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Risky Business – The Peril of Ditching Ratings

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Risky Business – The Peril of Ditching Ratings


Performance management has been one of the hotter HR topics over the past year, partly because the process has caused so many of us angst.  Along with instances of demoralisation as employees, in our manager roles, we have wrung our hands over how to approach tough conversations let alone find the time to have them.  Some company practices have contributed to the flaws in this process and a refresh is definitely needed.  However, ditching ratings is a cut too deep for the vast majority of companies.  Well thought out and defensible outcomes are crucial for employee growth and for leader insight.


So why are a small but vocal minority of companies putting an end to ratings?  The way in which they have been used within their organisation has been highly destructive.  The side-effects of forced distribution, a previous ratings fad, are worse than the cure it was supposed to provide.  In one high-performing group I managed, picking someone to take a hit hurt both team morale and my credibility.  Even without forcing a curve, often too much weight has been given to a single, reductive number.  If major job decisions from pay and promotion to work allocation are 100% bound to this number, careers can feel won or lost through the process.  This defeats the purpose of performance management, which is to increase the value created by each employee.  Add in the bureaucracy created to ostensibly “keep managers honest” and provide central “objective” control of an inherently dispersed and subjective view, and you have a cocktail of pain for most involved.


Behavioural Economics has also emerged as a powerful force in the past decade, and it rightly identifies that employees are not likely to be unemotional about a rating placed upon them.  While it may be true that employees will not rationally receive their ratings, this is equally true with salary increases, bonus awards or promotions, none of which are going away soon.  Athletes, stars, and indeed businesses are constantly being assessed by fans, critics, consumers, and analysts.  The noble idea of freeing the individual from experiencing discomfort comes at too high of a cost for organisations.  Clear communication on progress against expectations provides the necessary context for growth in roles and careers.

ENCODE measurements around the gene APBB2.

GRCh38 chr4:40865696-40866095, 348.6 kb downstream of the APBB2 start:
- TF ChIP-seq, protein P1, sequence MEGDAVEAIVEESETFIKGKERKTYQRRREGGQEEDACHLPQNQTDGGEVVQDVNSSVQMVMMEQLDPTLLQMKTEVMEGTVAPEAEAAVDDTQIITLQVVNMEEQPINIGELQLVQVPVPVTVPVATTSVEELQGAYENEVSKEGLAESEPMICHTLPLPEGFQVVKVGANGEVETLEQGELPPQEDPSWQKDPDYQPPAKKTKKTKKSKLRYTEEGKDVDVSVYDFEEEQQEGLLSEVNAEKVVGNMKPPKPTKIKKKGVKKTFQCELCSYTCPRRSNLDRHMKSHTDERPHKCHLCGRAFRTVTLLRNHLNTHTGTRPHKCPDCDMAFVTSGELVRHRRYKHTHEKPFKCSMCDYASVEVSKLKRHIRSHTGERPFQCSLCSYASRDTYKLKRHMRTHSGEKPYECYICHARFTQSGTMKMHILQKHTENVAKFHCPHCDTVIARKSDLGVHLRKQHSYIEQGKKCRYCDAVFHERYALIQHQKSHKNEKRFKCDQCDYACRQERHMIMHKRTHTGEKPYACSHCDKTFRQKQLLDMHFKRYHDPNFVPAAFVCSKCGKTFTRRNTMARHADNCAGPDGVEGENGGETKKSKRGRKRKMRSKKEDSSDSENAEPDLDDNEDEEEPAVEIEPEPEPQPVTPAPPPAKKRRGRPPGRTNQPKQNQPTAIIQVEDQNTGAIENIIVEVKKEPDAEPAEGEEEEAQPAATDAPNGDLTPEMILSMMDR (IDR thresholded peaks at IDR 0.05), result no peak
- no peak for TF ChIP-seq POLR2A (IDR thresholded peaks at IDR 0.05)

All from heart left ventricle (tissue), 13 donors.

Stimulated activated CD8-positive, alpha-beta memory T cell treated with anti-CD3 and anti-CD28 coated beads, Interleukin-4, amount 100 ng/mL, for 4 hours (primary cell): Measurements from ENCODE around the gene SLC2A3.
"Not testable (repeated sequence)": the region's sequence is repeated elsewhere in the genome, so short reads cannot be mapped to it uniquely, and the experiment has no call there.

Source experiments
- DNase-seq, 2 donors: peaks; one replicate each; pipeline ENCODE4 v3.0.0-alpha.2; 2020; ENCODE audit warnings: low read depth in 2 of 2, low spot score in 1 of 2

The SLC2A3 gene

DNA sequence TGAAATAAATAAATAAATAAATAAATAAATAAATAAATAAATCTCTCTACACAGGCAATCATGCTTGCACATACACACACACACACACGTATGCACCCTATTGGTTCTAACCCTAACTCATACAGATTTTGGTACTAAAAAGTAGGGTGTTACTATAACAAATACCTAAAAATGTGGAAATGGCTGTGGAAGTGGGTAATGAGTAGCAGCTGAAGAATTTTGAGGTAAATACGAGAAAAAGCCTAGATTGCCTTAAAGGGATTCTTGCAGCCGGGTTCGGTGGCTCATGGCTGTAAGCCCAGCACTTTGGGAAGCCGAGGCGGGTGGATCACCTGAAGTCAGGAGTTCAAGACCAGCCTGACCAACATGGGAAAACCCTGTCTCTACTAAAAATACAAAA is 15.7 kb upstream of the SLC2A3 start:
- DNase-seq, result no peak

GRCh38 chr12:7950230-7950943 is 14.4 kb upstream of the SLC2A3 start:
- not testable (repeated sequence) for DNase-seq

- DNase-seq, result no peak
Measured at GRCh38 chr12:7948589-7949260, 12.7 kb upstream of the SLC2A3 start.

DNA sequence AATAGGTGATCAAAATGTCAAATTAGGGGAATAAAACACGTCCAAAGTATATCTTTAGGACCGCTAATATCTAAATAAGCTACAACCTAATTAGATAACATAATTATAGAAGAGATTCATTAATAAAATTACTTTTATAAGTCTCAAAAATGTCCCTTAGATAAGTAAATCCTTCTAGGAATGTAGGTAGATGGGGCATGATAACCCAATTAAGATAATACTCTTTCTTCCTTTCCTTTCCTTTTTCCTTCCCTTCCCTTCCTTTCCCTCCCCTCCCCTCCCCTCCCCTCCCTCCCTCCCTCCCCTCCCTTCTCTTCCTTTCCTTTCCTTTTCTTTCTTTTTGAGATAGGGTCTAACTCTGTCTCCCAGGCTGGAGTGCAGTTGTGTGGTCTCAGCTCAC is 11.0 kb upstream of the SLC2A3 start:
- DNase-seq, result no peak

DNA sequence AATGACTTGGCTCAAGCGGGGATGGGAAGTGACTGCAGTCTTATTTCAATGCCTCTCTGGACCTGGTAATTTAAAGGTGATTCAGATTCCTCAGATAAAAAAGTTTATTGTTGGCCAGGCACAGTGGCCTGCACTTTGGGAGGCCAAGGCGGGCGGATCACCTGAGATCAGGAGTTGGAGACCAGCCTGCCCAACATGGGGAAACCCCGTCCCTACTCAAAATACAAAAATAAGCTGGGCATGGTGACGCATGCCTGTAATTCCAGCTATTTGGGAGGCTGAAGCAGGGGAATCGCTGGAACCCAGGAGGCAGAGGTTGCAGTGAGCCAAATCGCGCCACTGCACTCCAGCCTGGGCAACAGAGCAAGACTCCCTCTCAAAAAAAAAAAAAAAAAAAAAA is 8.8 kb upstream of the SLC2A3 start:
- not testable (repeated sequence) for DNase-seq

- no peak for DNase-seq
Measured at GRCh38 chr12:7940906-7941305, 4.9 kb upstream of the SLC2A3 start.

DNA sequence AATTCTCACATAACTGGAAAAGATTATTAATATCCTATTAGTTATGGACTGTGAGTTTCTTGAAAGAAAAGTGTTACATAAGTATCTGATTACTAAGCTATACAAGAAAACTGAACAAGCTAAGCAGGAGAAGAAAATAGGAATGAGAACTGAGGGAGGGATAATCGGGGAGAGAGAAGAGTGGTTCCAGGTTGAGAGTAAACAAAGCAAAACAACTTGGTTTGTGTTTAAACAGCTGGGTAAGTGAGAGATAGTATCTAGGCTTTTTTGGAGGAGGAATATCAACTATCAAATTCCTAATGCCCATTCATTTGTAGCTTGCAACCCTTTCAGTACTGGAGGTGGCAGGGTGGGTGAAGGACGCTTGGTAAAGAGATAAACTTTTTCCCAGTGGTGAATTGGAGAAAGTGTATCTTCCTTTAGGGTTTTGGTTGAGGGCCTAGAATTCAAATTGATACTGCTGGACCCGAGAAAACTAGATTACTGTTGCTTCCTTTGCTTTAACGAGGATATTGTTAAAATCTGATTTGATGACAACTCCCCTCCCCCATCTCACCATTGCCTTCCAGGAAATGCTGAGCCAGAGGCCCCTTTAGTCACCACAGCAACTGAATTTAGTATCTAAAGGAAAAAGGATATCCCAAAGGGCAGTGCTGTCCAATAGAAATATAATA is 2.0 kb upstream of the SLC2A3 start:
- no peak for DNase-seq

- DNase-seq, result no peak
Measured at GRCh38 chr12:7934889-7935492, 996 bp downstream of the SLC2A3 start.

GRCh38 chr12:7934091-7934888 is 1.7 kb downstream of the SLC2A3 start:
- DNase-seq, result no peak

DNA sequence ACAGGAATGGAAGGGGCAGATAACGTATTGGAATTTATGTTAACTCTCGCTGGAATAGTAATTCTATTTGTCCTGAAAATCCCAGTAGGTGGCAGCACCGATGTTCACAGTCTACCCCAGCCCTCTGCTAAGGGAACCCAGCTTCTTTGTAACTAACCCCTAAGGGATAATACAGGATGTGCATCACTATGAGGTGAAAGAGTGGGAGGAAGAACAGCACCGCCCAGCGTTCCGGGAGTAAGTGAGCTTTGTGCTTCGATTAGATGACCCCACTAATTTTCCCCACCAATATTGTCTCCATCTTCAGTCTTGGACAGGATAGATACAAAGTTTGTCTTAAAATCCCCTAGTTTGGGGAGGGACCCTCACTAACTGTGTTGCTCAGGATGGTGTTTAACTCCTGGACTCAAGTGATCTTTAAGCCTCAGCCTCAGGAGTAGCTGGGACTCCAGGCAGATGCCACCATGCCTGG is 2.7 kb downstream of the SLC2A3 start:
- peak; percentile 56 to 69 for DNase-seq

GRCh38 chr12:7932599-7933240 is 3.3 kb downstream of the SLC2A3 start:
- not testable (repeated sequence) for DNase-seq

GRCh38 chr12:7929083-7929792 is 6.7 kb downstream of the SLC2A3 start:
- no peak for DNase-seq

Ratings both convey and document the manager’s viewpoint.  This viewpoint should be peer reviewed and used as an input, but not sole factor, for major job decisions.  This de-pressures ratings but still requires managers to take and convey a position.  This creates a wonderful feedback loop for employees to push managers to be better at setting and supporting goals.  The outcome of performance assessment is also highly valuable for HR and business leadership in analysing several dimensions of company talent.  In the absence of ratings, employees and leaders, including the Board, lose clarity on how decisions are being made, the health of the company’s talent, and how this talent is or isn’t contributing to the achievement of company goals.


While the move away from ratings is still a recent phenomenon, there are already troubling examples.  In one company that removed documented outcomes a few years ago, a majority of employees have since been registering dissatisfaction.  Unsurprisingly, many managers have used the removal of ratings to avoid having complex conversations.  Other large companies that have ditched ratings are now tying themselves in knots over how to validate pay decisions.   In particular, their Boards are demanding insight into how annual bonuses will be distributed across wide swathes of employees.  While pay should not be a formulaic result of ratings, there will be useful correlations across reasonable employee populations.  Otherwise, leadership has a diminished ability to understand what type of performers are staying versus leaving, valuable information that increasingly guides the most important people initiatives!


To use ratings more effectively, companies should certainly rotate away from previous poor practices.  Three approaches that we have found enable a better conversation between employees and managers are:

  1. Removal of rankings
  2. Greater tolerance for manager judgment
  3. Rate multiple factors


These have a high impact by trading off laboratory precision for better situational decisions, acknowledgement of development progress, and consideration of expected future contribution.  However, employees, the company, and the Board retain a useful fact base for important insights.  This is the best hope to achieve the company purpose, creation of value.  Further, employees gain the necessary context to progress in their careers.  Ratings are the right vehicle for progress!